The clever lyric goes: “Life is what happens to you while you’re busy making other plans.” But an even greater lyric might go: “Life is what happens while you’re feeling about 11 years old.” I’m often told by my shrink that the greatest challenge for men is reconciling that they are in fact adults, while the majority of women he sees are in therapy to stave off turning into their own mother.
So let’s see: that would mean my wife and I (and most other couples) are quite the fetching pair: An adolescent boy strolling down the street with his lady’s mother.
Can it really be that grim and dysfunctional? Are adults really going through life’s ups and downs, triumphs and responsibilities, cloaked in these personas? Well, rather than play macro-sociologist (even though I did earn a BA in TV/Radio at Brooklyn College), I will share my bag, not tell you what’s in yours.
In the last month of my life, my wife and I have purchased two massive things: One is 1,000 square feet and will take until the year 2040 to pay off and the other is small enough to hide behind your back. Yes, an apartment and another item that, until recently, I only heard about in passing — sort of like the Shake Weight or Janelle Monae. It’s called an Ovulation Kit. It can be purchased at any decent pharmacy or baby-paraphernalia shop. The kit comes in a small, bright-blue cardboard package. If shelved incorrectly, one might mistake it for a very clinical Mac ‘N Cheese box. A closer look offers proof it’s entirely not pasta. The box reads: Clearblue Easy Digital Ovulation Test. Underneath the text, an imposing picture of a bare-chested 5-month-old human appears with his fist touching his mouth. He’s staring into the near distance with a cryptic look on his face that seems to say, “You really want a piece of this?”
He poses a really good question, or at least I imagine he does. The baby’s expression itself is a subtle Rorschach test. Perhaps someone else interprets him as saying, “Hooray, Pops! Let’s do this!” or, “Hurry up and make me, motherf**ker!”
But I suppose the real question for me is not “Are you ready to make a baby?” so much as “Are you ready to be a father?”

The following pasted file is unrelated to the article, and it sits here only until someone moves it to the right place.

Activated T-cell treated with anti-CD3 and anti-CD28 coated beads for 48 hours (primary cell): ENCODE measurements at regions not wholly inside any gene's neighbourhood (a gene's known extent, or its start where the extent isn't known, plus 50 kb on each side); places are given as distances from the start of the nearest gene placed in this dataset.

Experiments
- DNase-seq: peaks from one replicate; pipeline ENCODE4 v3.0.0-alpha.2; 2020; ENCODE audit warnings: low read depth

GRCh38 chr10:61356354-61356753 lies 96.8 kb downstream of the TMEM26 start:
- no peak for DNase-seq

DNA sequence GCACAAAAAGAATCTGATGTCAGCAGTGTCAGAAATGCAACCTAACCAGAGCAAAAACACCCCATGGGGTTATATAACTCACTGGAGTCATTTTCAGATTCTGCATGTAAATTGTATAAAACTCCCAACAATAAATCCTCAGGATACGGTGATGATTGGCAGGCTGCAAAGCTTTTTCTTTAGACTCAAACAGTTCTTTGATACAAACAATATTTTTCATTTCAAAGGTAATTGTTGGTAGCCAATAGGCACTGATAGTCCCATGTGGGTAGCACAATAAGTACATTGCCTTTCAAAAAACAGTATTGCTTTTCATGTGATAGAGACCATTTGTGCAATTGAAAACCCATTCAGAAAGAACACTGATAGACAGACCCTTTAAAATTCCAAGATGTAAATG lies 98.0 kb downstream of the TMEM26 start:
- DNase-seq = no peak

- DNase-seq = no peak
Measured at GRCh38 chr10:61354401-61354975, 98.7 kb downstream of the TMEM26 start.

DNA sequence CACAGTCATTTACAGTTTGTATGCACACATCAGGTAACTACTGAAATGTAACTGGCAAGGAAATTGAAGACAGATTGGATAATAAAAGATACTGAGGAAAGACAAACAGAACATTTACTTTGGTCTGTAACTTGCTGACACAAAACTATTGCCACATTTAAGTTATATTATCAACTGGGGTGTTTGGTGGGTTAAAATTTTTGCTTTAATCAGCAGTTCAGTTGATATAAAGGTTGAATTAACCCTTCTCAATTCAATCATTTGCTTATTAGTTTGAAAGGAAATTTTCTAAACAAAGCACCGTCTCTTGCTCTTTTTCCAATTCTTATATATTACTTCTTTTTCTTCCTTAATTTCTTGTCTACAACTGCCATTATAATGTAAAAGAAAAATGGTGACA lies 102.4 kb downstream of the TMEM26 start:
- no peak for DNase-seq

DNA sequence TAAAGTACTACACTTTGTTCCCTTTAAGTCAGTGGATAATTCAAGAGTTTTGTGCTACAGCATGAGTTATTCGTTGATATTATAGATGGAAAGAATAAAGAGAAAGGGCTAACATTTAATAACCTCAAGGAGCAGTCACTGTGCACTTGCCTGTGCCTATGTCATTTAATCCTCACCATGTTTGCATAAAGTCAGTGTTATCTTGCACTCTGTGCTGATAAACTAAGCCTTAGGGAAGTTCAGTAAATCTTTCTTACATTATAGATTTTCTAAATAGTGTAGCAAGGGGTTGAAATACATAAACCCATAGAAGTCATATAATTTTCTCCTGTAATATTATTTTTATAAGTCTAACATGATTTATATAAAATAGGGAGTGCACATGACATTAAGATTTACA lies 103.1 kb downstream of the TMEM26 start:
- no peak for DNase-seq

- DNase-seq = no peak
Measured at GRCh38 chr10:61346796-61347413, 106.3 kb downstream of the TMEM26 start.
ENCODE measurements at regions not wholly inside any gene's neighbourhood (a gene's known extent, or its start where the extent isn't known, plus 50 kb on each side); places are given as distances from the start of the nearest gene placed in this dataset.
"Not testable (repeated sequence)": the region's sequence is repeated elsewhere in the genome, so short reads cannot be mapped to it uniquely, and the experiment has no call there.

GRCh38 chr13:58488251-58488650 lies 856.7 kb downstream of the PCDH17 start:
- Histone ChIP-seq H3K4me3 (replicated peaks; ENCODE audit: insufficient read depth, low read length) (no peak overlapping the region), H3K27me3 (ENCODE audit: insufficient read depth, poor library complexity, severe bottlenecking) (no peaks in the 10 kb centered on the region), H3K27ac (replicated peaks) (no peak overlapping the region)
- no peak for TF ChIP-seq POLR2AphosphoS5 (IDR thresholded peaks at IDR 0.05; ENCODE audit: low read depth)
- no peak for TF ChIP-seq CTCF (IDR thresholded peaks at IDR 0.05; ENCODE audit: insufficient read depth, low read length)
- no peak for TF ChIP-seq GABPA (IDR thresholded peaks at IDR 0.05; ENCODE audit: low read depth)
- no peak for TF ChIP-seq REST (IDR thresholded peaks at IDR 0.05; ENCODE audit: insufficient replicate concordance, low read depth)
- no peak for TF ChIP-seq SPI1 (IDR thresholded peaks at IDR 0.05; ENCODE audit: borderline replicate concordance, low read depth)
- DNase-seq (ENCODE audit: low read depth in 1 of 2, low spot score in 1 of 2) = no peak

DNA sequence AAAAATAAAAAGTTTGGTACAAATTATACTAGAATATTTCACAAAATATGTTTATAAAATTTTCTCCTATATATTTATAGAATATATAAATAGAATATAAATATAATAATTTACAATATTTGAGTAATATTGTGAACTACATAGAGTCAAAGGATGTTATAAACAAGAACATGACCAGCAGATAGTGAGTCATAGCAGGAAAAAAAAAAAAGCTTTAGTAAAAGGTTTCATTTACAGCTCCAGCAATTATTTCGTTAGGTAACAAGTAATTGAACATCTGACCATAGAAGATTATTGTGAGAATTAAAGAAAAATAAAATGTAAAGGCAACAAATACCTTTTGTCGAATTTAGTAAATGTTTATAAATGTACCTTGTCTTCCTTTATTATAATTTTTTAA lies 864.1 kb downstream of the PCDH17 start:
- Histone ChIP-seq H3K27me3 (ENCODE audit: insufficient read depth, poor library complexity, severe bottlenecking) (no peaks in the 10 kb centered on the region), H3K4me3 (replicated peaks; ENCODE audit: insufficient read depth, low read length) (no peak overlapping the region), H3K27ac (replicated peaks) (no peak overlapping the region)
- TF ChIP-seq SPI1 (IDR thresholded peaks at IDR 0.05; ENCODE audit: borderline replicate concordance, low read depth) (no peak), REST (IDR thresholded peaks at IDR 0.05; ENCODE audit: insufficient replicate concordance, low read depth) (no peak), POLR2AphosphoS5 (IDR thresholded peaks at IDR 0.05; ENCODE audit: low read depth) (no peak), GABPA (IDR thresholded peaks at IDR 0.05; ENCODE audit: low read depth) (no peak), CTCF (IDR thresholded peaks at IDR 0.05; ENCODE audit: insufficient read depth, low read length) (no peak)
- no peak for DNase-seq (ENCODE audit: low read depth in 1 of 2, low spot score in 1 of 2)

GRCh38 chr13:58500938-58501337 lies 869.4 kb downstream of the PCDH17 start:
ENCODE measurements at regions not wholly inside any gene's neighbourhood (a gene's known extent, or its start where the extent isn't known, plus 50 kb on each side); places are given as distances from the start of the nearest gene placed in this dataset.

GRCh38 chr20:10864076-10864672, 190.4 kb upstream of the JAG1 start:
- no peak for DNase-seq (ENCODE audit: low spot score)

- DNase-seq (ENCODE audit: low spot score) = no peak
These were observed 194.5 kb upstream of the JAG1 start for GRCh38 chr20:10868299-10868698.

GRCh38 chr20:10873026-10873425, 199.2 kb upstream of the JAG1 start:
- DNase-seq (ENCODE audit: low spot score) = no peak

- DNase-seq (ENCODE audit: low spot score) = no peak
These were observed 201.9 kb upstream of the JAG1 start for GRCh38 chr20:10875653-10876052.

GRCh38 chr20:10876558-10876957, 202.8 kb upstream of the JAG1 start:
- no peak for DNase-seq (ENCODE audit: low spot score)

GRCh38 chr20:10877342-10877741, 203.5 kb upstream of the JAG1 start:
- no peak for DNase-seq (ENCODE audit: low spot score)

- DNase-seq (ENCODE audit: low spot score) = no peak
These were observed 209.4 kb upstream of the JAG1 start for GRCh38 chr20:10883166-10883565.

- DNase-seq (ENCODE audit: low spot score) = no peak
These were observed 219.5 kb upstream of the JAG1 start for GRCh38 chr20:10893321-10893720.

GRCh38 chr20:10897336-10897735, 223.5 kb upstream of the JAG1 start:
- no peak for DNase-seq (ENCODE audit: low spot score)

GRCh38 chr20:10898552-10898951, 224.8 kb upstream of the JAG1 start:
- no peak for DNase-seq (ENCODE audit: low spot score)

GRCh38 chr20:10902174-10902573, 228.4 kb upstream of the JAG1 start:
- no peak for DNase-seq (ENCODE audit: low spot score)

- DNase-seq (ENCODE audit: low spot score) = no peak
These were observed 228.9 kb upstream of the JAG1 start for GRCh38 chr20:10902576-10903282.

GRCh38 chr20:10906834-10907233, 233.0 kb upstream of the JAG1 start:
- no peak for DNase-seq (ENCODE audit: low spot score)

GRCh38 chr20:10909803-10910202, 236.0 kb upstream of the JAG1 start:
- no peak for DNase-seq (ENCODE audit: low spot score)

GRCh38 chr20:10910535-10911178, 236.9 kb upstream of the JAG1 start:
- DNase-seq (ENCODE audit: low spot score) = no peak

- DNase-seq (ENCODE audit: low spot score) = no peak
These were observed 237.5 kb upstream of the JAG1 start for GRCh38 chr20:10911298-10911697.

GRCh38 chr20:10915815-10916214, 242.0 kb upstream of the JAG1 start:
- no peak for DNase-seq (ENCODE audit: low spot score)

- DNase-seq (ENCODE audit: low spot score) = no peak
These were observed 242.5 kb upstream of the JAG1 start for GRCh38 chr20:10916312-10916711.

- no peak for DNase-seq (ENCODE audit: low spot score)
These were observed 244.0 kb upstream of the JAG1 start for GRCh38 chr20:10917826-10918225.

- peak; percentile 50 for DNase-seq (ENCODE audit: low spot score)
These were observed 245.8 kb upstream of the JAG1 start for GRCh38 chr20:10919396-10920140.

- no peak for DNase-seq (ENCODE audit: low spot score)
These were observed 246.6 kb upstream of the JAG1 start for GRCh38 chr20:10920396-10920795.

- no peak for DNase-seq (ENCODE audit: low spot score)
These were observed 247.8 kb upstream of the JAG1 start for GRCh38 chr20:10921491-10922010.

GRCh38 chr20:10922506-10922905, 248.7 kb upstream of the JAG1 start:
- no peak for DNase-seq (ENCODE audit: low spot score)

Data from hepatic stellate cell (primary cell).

To a large extent it’s about timing — it always is. My wife and I met when I was 31 and she was 32. Had we met at 25 and 26, things would have been different: I would’ve shown up reeking of unchecked anxiety, sporting a Guitar Center-esque goatee and angling only to bang and bounce. Who knows, she may have still been tangled up with an ex, or needing to sow her own wild oats for that matter. But, as luck would have it, we met at a time in our lives that was just right. We were emotionally available and poised to embark on a big-time partnership. So we did.
Now the thing about getting married in your early 30s is while you were able to live like Charlie Sheen in your 20s, life events have now become slightly compressed or accelerated. For example, the window for baby-making can have a good portion of Mother Nature’s fat ass blocking it, the sound of Father Time’s hefty footsteps making women’s ovaries want to scream. I knew this, but I didn’t really want to believe it — I didn’t feel it. My 11-year-old self kept avoiding the subject or tapping my mental snooze button when my wife brought up having babies. She’s not one of those women who crave a baby as a means to an identity or self-defining purpose; she wants a baby for what I believe are healthy and loving reasons — namely because they’re soft and cool. And, in theory, I liked the idea too; I just always saw it as a “someday” event; a “when I’m richer, or calmer, or … tanner” event. Not a “now” event. So, two years ago, in 2008, I pressed the snooze button and assured my wife we’d get on the baby-train by, oh, I don’t know … the summer of 2010.
On August 1st, with the deed to a new apartment and our Ovulation Kit in tow, we will set up shop. Just the four of us: husband, wife, moody 11-year-old and mother-in-law. We’ll pee on ovulation sticks, circle calendars and force ourselves to have sex three times a day. Stay tuned …